The primary purpose of the current investigation was to identify the existing relationships between off-ice performance measures and on-ice performance quantified by speed and acceleration.
Experimental Approach to the Problem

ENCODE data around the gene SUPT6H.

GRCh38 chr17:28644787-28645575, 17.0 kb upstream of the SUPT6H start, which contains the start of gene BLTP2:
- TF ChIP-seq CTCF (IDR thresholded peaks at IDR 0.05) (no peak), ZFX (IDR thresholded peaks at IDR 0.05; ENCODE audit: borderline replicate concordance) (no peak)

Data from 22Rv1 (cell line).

To examine the relationship between off-ice performance and on-ice speed and acceleration, collegiate synchronized skaters were evaluated on various performance tests over a 1-week period. Off-ice tests completed were isokinetic peak torque for hip abduction and adduction (hip PT), 40-yard sprint time, vertical jump height, 30-second slide board stride count, and a 1-RM squat. On-ice tests completed were a timed single lap sprint, 4.5-minute (i.e., the same duration of long program in competition) lap count, and an approximate 16.5-m (18-yard blue line to blue line) timed acceleration. Regression analysis then was used to analyze relationships between the on- and off-testing results to provide a descriptive insight into synchronized skating, which has been an understudied sport in the scientific literature. Differences within the team also were examined to see if tested and physical characteristics varied across members of the team classified as junior, collegiate, and senior members of the Miami University synchronized skating program. In addition, subjects were grouped into equal-size tertiles to determine where differences existed with each parameter tested.